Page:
radio

Definitions

General English

  • noun a method of sending out and receiving messages using air waves
  • noun a machine which sends out and receives messages using air waves

Aviation

  • noun wireless transmission through space of electromagnetic waves in the approximate frequency range from 10 kHz to 300,000 MHz

Electronics

  • (written as radio-)
    A prefix denoting concepts pertaining to radiant energy, or its uses. For example, radiometer.
  • (written as radio-)
    A prefix denoting radioactive, or pertaining to radioactivity. For instance, radionuclide.
  • The transmission and/or reception of information, such as voice, video, data, or control signals, in which there are no connecting wires. Instead, such communication is achieved by means of electromagnetic waves, such as radio waves or infrared waves, or via acoustic waves. Also, the specific content.
  • The broadcasting of signals which are intended for reception by a radio receiver.
  • Abbreviation of radio frequency. Same as RF.

Information & Library Science

  • noun equipment used to broadcast speech, sounds and data over long distances
  • noun the method of broadcasting to the public using this equipment

Media Studies

  • noun radio broadcasting as an industry or profession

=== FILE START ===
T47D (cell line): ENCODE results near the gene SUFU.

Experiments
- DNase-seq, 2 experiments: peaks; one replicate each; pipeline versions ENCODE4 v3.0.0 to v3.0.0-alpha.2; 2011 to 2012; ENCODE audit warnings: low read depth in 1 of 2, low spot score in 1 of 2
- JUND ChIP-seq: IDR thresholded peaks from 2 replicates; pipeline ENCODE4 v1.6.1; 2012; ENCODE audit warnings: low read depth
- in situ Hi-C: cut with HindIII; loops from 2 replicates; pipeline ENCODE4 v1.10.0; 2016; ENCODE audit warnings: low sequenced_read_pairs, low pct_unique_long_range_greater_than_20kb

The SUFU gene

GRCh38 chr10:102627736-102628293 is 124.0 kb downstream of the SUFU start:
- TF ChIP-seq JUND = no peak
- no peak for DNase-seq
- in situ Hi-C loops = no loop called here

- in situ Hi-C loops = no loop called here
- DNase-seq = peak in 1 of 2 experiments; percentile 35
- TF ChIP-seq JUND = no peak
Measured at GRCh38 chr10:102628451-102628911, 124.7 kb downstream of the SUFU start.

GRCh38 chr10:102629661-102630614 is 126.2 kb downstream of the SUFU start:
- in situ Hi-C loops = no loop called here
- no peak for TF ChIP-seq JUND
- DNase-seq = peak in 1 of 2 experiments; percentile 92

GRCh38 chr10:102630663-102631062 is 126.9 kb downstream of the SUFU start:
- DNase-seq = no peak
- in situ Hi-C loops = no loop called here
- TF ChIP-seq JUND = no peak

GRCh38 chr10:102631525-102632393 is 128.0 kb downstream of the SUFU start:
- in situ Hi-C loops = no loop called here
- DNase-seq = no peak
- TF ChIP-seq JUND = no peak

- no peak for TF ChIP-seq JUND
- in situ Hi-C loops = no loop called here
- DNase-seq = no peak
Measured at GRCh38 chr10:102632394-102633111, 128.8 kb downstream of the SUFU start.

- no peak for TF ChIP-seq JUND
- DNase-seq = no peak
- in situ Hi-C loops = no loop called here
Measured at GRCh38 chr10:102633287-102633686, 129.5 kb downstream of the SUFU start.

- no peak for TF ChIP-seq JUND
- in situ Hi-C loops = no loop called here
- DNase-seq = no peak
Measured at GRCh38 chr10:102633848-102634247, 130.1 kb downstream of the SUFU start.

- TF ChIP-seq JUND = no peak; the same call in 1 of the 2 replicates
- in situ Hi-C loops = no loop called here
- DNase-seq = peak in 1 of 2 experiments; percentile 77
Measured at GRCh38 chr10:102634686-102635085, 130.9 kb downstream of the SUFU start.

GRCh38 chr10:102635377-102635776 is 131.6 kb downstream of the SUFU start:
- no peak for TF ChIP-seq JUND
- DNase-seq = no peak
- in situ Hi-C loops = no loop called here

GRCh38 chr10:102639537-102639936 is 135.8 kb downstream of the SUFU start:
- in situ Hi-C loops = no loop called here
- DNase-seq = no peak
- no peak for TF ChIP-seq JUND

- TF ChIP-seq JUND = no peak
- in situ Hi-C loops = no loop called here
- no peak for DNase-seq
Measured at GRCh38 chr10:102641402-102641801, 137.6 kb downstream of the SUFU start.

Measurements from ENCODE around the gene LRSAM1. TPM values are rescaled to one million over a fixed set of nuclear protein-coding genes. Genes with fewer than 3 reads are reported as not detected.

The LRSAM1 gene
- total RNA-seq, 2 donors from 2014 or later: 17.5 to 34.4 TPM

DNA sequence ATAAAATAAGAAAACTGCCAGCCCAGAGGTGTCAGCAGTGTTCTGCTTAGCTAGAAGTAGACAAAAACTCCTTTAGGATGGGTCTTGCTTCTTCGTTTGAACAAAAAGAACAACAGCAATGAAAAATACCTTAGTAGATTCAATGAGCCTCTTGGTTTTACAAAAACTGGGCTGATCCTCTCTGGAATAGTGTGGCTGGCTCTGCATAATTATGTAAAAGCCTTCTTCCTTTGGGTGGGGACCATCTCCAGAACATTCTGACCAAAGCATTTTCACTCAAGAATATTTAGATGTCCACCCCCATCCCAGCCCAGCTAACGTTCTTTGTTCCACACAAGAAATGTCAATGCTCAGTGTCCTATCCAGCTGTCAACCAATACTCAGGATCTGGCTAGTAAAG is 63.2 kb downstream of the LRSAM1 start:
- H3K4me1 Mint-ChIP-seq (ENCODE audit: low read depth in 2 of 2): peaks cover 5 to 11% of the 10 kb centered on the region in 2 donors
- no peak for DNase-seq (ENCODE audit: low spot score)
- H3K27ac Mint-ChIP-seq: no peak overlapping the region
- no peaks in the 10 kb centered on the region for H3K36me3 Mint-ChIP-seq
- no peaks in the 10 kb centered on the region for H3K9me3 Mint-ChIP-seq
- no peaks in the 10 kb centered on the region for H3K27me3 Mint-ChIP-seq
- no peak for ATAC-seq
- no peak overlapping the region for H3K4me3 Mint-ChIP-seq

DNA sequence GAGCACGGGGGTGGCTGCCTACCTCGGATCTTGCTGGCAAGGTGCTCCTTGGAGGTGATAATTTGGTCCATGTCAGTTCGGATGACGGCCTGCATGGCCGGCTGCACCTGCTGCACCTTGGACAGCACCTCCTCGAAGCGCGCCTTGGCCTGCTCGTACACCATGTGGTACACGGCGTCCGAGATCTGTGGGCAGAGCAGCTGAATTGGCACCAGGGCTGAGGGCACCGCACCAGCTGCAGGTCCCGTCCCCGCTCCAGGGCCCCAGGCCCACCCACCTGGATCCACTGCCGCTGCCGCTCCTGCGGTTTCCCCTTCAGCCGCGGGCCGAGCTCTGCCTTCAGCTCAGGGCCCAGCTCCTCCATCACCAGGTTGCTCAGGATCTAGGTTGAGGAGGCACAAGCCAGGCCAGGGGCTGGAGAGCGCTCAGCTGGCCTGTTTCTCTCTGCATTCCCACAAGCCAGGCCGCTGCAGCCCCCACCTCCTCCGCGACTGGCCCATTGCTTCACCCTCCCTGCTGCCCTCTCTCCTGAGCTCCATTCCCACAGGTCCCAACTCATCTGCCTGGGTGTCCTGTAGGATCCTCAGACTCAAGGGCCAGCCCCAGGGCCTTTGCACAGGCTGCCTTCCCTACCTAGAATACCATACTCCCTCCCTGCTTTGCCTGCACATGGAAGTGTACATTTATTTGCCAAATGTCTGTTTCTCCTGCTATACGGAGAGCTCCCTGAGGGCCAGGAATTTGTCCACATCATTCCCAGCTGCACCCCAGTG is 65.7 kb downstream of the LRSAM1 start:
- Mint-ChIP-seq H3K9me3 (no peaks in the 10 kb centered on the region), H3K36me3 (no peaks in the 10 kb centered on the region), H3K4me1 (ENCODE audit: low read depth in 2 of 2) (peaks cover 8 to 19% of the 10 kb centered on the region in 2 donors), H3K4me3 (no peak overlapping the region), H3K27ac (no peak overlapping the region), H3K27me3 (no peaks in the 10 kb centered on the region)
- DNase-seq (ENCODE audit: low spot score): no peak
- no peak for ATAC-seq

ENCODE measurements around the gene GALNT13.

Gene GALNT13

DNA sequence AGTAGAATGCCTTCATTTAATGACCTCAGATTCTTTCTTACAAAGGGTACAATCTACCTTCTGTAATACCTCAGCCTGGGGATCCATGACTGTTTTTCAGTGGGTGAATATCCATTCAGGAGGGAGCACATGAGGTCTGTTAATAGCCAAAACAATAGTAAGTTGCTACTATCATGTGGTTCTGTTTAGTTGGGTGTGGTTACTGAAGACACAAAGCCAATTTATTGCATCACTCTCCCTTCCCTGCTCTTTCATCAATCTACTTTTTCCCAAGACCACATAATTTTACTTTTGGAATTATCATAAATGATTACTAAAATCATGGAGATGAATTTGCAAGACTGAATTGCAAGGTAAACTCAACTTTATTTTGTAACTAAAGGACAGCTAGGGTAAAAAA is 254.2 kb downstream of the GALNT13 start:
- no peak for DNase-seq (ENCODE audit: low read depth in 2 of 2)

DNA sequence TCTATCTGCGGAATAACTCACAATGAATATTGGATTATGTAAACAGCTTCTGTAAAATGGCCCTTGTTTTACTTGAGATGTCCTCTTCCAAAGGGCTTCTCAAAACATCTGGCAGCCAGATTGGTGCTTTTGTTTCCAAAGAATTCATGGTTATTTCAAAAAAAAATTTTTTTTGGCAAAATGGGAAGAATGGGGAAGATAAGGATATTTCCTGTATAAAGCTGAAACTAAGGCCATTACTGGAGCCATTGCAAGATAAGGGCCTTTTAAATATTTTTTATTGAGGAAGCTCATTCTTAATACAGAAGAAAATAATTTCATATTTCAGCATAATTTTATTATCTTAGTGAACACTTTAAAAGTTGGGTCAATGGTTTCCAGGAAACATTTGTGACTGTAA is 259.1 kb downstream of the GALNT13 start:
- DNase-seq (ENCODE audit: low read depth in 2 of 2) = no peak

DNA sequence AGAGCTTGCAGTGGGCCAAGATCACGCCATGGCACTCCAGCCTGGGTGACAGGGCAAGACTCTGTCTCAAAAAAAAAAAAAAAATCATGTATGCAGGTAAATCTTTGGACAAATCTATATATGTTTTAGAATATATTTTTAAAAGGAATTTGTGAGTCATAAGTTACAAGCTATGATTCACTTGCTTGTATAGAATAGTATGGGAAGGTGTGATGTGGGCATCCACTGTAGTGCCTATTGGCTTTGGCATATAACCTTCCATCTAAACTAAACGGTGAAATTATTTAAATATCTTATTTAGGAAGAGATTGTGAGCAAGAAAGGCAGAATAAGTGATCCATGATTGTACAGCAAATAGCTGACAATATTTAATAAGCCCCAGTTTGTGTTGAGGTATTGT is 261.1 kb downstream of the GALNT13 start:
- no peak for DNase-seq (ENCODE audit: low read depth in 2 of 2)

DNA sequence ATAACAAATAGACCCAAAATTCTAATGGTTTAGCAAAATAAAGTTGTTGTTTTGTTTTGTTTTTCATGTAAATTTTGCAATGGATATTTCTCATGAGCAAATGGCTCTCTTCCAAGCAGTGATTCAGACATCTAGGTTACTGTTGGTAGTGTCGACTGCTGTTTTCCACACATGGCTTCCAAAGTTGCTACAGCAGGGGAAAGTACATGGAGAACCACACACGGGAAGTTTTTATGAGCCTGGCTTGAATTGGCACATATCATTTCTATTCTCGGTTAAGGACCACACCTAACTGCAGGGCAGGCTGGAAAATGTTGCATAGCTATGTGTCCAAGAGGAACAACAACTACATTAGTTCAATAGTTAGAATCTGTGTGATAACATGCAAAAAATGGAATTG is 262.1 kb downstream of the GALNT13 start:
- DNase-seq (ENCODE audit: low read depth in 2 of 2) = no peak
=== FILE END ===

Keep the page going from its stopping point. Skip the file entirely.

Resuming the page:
• noun sound broadcasts transmitted by means of radio waves
  • noun the broadcasting by radio of programmes for the public
  • noun a station which transmits radio broadcasts, or an organisation involved in radio broadcasting
  • noun an electronic device for receiving sound broadcasts transmitted via radio signals

Medical

  • prefix
    (written as radio-)
    referring to radiation
  • prefix
    (written as radio-)
    referring to radioactive substances
  • prefix
    (written as radio-)
    referring to the radius in the arm

Military

  • noun the transmission and reception of audible signals, using electromagnetic waves
  • noun an apparatus designed to transmit and receive radio signals

Travel

  • noun a system for sending out or receiving messages using atmospheric waves, or an apparatus which does this
  • verb to send a message using a radio

Origin & History of “radio”

Radio began life, in the first decade of the 20th century, as an abbreviation of radiotelegraphy, a compound based on Latin radius. this originally meant ‘staff, stake’, but it is its secondary meanings that have contributed significantly to English: ‘spoke of a wheel’, for instance, lies behind English radius (16th c.), and the notion of a ‘ray’ has produced radiant (15th c.), radiate (17th c.), radium (19th c.) (etymologically a metal emitting ‘rays’), and indeed ray. Radiotelegraphy itself denoted the sending of messages by electromagnetic ‘rays’. Radar (20th c.), coined in the USA in 1941, is an acronym formed from radio detection and ranging.
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